Search America's historic newspaper pages from 1836-1922 or use the U.S. Newspaper Directory to find information about American newspapers published between 1690-present. Chronicling America is sponsored jointly by the
National Endowment for the Humanities and the Library of Congress. external link Learn more
Image provided by: University of Illinois at Urbana-Champaign Library, Urbana, IL
Newspaper Page Text
ALDERMEN TO SEE HOYNE ON
CIVIL SERVICE COMMISSION
The aldermanic committees on ju
diciary and finance met yesterday
To ask the mayor to come before
the committee and'state whether or
not he backed Civil Service Com.
Coffin regarding the letter he wrote
" to them, and
To turn over to State's Att'y
Hoyne all the evidence they had col
lected on alleged illegal acts of the
commission for the consideration of
the grand jury.
This joint committee, consisting
of nearly one-half of the members
of the city council, say the commis
sioners have broken the law and
should be punished. Only one alder
man stood by the mayor and voted
against the resolution. This was Aid.
Lawley. Lawley's "No" was echoed
by some other alderman in the room,
but it was so faint an echo it could
not be placed.
Last Thursday the committees met
and decided ta postpone action on
turning over the evidence to Hoyne
on the plea of Aid. Richert and Capi
tain, who said they were trying to
form a peace plan to bring the coun
cil and the mayor together. Capt.
Coffin then issued a statement call
ing the aldermen "cringing cowards"
for not going ahead and giving
Hoyne the dope.
"I move that Aid. Richert, Kerner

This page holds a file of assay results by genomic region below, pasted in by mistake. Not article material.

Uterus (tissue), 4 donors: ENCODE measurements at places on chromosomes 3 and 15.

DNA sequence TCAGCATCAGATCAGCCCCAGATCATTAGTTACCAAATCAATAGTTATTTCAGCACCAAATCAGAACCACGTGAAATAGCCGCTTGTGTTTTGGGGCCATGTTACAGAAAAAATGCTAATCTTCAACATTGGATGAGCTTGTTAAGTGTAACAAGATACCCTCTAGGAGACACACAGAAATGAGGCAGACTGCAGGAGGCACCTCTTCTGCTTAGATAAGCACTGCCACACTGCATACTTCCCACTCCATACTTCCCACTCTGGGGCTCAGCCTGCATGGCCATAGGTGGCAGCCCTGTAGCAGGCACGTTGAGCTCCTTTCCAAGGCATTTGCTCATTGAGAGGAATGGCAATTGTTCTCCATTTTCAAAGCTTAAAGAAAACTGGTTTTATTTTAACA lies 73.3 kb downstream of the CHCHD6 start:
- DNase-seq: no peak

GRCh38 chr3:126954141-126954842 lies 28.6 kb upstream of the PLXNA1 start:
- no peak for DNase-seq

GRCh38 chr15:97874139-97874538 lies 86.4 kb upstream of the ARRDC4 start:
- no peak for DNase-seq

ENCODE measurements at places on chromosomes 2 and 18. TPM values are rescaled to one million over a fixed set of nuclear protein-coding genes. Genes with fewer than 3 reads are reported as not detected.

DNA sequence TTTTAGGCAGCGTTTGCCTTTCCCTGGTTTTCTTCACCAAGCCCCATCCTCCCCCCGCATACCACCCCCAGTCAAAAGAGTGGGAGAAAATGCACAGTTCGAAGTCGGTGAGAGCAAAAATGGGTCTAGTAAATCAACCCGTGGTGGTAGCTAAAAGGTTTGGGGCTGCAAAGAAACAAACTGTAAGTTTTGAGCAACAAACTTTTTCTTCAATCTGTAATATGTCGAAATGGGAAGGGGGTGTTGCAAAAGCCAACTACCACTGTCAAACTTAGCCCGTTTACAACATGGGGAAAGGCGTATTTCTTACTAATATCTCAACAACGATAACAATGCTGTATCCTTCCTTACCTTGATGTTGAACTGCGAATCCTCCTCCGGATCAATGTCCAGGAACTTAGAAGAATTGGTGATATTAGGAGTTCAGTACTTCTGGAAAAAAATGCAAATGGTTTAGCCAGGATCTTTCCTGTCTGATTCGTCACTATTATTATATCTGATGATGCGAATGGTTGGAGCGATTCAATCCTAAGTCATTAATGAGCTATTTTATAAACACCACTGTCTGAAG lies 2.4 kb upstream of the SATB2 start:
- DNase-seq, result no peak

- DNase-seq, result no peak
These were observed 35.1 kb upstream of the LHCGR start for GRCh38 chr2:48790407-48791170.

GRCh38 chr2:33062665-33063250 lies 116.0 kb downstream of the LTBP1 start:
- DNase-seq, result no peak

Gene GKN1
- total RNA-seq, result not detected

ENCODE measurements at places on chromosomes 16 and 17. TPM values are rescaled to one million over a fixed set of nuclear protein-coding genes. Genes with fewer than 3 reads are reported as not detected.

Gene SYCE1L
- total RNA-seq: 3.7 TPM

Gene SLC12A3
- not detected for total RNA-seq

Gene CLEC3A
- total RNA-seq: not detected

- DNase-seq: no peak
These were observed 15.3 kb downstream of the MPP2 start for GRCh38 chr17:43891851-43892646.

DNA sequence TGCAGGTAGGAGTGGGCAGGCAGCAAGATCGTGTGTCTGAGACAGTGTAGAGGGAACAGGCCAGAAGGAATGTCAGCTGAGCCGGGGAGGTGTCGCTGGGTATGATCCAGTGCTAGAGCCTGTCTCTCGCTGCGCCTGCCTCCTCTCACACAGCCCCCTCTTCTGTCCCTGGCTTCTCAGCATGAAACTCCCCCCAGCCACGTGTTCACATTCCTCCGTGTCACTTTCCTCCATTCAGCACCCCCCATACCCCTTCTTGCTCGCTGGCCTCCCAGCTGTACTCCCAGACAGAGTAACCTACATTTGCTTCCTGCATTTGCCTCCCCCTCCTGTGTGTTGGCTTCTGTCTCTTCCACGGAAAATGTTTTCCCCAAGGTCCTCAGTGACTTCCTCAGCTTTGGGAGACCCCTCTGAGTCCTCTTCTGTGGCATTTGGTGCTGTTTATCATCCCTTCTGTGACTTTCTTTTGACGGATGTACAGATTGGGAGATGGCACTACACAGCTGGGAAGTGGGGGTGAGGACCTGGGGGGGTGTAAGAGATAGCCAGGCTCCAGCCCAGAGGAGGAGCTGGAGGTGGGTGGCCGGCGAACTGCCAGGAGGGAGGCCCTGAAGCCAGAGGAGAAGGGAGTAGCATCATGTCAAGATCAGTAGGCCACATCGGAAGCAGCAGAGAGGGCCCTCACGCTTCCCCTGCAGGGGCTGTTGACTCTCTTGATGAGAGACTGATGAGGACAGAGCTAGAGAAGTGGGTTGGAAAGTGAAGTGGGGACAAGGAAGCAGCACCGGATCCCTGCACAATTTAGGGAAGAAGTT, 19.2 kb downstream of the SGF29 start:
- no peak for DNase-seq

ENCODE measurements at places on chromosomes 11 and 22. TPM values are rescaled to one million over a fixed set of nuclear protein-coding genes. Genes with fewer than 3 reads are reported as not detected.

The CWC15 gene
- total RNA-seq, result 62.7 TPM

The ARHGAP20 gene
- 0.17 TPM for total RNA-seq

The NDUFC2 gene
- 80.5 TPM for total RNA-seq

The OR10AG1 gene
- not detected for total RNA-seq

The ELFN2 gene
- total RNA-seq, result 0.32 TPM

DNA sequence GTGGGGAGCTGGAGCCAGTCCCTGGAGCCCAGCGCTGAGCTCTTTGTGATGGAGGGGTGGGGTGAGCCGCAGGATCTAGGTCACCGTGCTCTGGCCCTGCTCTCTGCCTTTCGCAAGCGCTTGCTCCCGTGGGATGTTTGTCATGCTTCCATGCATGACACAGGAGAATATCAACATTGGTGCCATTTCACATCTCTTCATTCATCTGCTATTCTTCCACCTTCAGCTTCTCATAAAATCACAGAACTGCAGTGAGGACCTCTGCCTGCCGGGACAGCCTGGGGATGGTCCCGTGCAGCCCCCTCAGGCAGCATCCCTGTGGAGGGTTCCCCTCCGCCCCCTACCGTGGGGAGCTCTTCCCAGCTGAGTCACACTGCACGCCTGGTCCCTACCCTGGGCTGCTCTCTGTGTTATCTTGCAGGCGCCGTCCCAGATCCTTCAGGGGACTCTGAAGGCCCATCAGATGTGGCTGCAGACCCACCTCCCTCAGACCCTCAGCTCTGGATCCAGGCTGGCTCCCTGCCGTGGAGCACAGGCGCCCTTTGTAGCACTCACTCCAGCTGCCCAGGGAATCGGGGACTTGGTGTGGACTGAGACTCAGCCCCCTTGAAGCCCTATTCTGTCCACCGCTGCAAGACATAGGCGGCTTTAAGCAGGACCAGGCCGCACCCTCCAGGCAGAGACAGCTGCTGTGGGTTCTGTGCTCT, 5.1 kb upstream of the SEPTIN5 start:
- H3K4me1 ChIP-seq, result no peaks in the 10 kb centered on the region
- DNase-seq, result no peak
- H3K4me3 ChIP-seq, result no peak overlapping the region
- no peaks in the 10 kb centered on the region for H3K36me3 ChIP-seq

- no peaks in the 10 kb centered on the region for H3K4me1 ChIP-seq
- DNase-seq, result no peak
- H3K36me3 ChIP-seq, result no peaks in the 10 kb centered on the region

and Buck write a letter to the mayor
asking him to come before this com
mittee and tell us his idea of what
harmony between himself and the
council consists of," said Aid. Nance.
I believe he is sincere in his plea for
co-operation, but let's get his ideas
on this proposition."
After Aid. Lipps had finished a
speech in which he called Coffin a
"brainless nonenity," Aid. Kjellander
"It is too bad that such a letter
should go to the public, giving them
the idea that we are stalling," he
said. "Capt. Coffin is a 'nut' He I
doesn't belong in the city hall, hjs
place is somewhere else. Regarding
this letter, I don't think he wrote it.
I don't think that he has brains
enough to have written it"
"This is the third time the council
has asked the mayor for an explana
tion of the acts of his appointees,"
stated Aid. Merriam. "The first time
there came no answer, the second
time an inconclusive answer, and the
third time an insult The courts say
this council is right in protesting cer
tain acts of the civil service commis
sion. We want to know if Cdffin was
reflecting the ideas of the administra
tion when he wrote that letter. We
have the right to ask the" mayor ifj
those are his sentiments.
"If the mayor won't come down
let's ask Mr. Lundin in. Perhaps he
can throw some light on the situa
tion. If the actual seat of govern
ment isn't where it's supposed to be,
let's find out where it is."
Aid. Powers was the only one who
objected to the letter to the mayor.
He "failed to see how anyone with,
any sense could connect the mayorj
up in this situation."
MAN STRUCK BY DAILY NEWS
According to police records, Elbert
Larson, 26, of 120 N. Keeler av., was
struck and run down by a circula
tion horse and wagon of the Chicago
Daily News at Madison and Craw
ford av. yesterday.
Larson stepped out into the street;
on his way home and did not see the
News wagon bearing down upon him,
He was struck and rolled several feet.
His nose was cut open and his
head badly bruised. He was taken,
The Chicago Newsboys' union of
the A. P. of L. will hold a dance and
reception at West Chicago club
house, 121 S. Throop st, on New
Year's day. The Newsboys' orchestra,
will furnish the music ,